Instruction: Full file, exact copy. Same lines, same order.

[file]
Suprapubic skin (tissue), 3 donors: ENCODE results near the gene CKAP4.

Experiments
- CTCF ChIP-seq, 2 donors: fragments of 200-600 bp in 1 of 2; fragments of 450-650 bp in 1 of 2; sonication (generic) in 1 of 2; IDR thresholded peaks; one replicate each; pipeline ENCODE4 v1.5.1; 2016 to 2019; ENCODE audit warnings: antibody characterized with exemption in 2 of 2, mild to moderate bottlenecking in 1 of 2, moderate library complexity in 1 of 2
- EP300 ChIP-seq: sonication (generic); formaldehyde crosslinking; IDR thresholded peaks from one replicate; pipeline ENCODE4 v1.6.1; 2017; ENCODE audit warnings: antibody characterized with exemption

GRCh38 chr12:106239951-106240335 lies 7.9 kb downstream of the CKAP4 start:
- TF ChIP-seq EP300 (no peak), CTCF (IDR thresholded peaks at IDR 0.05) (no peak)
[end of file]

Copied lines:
Suprapubic skin (tissue), 3 donors: ENCODE results near the gene CKAP4.

Experiments
- CTCF ChIP-seq, 2 donors: fragments of 200-600 bp in 1 of 2; fragments of 450-650 bp in 1 of 2; sonication (generic) in 1 of 2; IDR thresholded peaks; one replicate each; pipeline ENCODE4 v1.5.1; 2016 to 2019; ENCODE audit warnings: antibody characterized with exemption in 2 of 2, mild to moderate bottlenecking in 1 of 2, moderate library complexity in 1 of 2
- EP300 ChIP-seq: sonication (generic); formaldehyde crosslinking; IDR thresholded peaks from one replicate; pipeline ENCODE4 v1.6.1; 2017; ENCODE audit warnings: antibody characterized with exemption

GRCh38 chr12:106239951-106240335 lies 7.9 kb downstream of the CKAP4 start:
- TF ChIP-seq EP300 (no peak), CTCF (IDR thresholded peaks at IDR 0.05) (no peak)